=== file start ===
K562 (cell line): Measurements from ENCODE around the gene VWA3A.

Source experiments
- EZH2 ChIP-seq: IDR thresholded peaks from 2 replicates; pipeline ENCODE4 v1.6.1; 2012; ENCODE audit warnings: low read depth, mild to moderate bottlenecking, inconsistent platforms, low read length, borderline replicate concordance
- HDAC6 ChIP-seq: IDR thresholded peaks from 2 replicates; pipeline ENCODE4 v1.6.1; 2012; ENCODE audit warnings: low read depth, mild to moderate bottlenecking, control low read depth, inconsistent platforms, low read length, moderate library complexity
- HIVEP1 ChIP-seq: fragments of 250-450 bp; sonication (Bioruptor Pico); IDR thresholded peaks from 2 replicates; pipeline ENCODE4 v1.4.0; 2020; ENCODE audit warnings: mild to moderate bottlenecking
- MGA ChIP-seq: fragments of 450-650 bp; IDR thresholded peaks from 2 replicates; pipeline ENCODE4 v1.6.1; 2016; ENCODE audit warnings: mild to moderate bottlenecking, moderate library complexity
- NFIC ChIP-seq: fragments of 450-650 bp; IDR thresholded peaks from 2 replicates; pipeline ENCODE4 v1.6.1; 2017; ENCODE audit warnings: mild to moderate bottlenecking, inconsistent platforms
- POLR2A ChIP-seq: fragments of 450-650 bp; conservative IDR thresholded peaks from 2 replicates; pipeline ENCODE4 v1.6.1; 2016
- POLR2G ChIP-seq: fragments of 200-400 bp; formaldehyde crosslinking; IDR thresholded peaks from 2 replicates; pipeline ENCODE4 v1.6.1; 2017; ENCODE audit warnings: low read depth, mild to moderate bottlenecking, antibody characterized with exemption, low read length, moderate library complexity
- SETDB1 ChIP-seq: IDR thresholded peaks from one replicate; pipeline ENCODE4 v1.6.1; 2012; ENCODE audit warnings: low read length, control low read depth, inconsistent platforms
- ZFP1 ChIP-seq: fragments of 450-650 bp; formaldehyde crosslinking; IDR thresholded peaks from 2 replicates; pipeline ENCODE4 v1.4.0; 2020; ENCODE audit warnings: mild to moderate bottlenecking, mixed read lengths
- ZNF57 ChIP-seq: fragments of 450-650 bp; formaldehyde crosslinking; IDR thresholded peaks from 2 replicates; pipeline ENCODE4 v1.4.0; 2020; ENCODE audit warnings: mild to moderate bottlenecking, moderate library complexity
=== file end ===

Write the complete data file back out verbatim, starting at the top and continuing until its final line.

K562 (cell line): Measurements from ENCODE around the gene VWA3A.

Source experiments
- EZH2 ChIP-seq: IDR thresholded peaks from 2 replicates; pipeline ENCODE4 v1.6.1; 2012; ENCODE audit warnings: low read depth, mild to moderate bottlenecking, inconsistent platforms, low read length, borderline replicate concordance
- HDAC6 ChIP-seq: IDR thresholded peaks from 2 replicates; pipeline ENCODE4 v1.6.1; 2012; ENCODE audit warnings: low read depth, mild to moderate bottlenecking, control low read depth, inconsistent platforms, low read length, moderate library complexity
- HIVEP1 ChIP-seq: fragments of 250-450 bp; sonication (Bioruptor Pico); IDR thresholded peaks from 2 replicates; pipeline ENCODE4 v1.4.0; 2020; ENCODE audit warnings: mild to moderate bottlenecking
- MGA ChIP-seq: fragments of 450-650 bp; IDR thresholded peaks from 2 replicates; pipeline ENCODE4 v1.6.1; 2016; ENCODE audit warnings: mild to moderate bottlenecking, moderate library complexity
- NFIC ChIP-seq: fragments of 450-650 bp; IDR thresholded peaks from 2 replicates; pipeline ENCODE4 v1.6.1; 2017; ENCODE audit warnings: mild to moderate bottlenecking, inconsistent platforms
- POLR2A ChIP-seq: fragments of 450-650 bp; conservative IDR thresholded peaks from 2 replicates; pipeline ENCODE4 v1.6.1; 2016
- POLR2G ChIP-seq: fragments of 200-400 bp; formaldehyde crosslinking; IDR thresholded peaks from 2 replicates; pipeline ENCODE4 v1.6.1; 2017; ENCODE audit warnings: low read depth, mild to moderate bottlenecking, antibody characterized with exemption, low read length, moderate library complexity
- SETDB1 ChIP-seq: IDR thresholded peaks from one replicate; pipeline ENCODE4 v1.6.1; 2012; ENCODE audit warnings: low read length, control low read depth, inconsistent platforms
- ZFP1 ChIP-seq: fragments of 450-650 bp; formaldehyde crosslinking; IDR thresholded peaks from 2 replicates; pipeline ENCODE4 v1.4.0; 2020; ENCODE audit warnings: mild to moderate bottlenecking, mixed read lengths
- ZNF57 ChIP-seq: fragments of 450-650 bp; formaldehyde crosslinking; IDR thresholded peaks from 2 replicates; pipeline ENCODE4 v1.4.0; 2020; ENCODE audit warnings: mild to moderate bottlenecking, moderate library complexity